I guess I probably still qualify as social media virgin. Lots of frantic petting as I try to make up for lost time, but the truth is I’ve only been blogging for 5 months, active on Twitter for just over a year and still cannot really be arsed with Facebook.
Like all virgins, I am therefore somewhat by definition a touch naive. I like to believe that when I follow someone on Twitter or subscribe to a blog, I get to connect with the actual individual I’m interested in.
For example, I enjoy following Duncan Bannatyne on Twitter. I have enjoyed reading his books; he has a very interesting life story, which in many respects he lives out on Twitter, and I enjoy the opportunity to feel part of it. Now if I ever had an inkling that he was not responsible for his own tweets and that he employed a ghost writer or even shared the job out with his PA, I’d be off like a shot.
I’d feel cheated. It’s as bad as a doting fan paying big bucks to watch a mega recording artist perform live, only to discover half way through the show she was lip-synching. It’s probably as bad as removing ones wedding ring before entering a singles bar….
I only found out recently that there is a massive ongoing debate on this very issue. It’s been raging for years.
In the red corner you have the PRs, the seasoned command & control communications veterans and the ghost bloggers themselves. These guys think ghost blogging is an honourable and essential profession, given that their clients are far too busy and important to actually write for themselves.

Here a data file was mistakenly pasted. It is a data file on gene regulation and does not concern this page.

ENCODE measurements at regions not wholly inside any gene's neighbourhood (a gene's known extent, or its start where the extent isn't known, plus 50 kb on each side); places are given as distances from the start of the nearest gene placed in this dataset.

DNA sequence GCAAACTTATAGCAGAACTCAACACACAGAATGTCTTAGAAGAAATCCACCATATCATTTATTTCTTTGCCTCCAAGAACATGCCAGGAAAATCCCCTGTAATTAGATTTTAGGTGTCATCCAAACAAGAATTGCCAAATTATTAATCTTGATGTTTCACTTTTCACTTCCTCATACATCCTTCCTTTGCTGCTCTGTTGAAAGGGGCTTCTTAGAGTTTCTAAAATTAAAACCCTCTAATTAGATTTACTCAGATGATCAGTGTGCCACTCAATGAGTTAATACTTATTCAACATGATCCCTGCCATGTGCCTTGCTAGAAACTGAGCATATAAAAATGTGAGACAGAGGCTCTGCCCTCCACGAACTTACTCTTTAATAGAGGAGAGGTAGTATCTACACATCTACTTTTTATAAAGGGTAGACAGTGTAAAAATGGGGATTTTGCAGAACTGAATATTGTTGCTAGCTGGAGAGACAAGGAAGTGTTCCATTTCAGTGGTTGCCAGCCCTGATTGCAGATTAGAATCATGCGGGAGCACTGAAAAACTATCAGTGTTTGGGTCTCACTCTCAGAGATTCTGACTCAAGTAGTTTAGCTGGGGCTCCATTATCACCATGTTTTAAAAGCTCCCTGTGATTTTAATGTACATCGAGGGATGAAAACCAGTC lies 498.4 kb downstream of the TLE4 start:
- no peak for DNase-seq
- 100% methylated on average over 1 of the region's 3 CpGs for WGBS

And if they didn’t do it for them the world would be an emptier place because we’d all be missing out from their nuggets of wisdom, and sparkling wit & repartee.
Of course their clients don’t like them to disclose who they write for – that would be embarrassing right? That could lead to reputational damage right? So it’s OK to do it provided no one finds out. Oh dear. So where is the integrity and honesty in that?
So the red corner argues that professional communicators have always supported CEOs, celebrities and politicians by writing their speeches, their books and their letters since time immemorial. It’s true, and I have no issue with that. But these media are not social. They are not blogs; which have fundamentally changed the rule book.
Needless to say, I am in the blue corner. If I want to read facts about a company, I will read its annual report and check out its website. If I want to understand what makes a company tick I’ll subscribe to its employee blogs and follow its staff on Twitter, where I can connect with them directly. And part of what makes the experience so interesting and the connection so compelling is the blend of work and play; the immediacy; the shared pleasure in sharing; and the free-flow of consciousness.
Actually this blog post was triggered off by a comment I read a few days ago in a piece on www.ragan.com called It’s just ridiculous to argue about ghost-blogging
Try the link, it may work for you. I cannot access it now unless I pay a rather chunky subscription fee.
An anonymous contributor added this in a comment in his or her anonymous defence of ghost blogging (spot the irony): “a highly polished, marcom speak-laden entry, is highly preferable to undisciplined, poorly constructed, rambling from a great CEO who is not a writer”.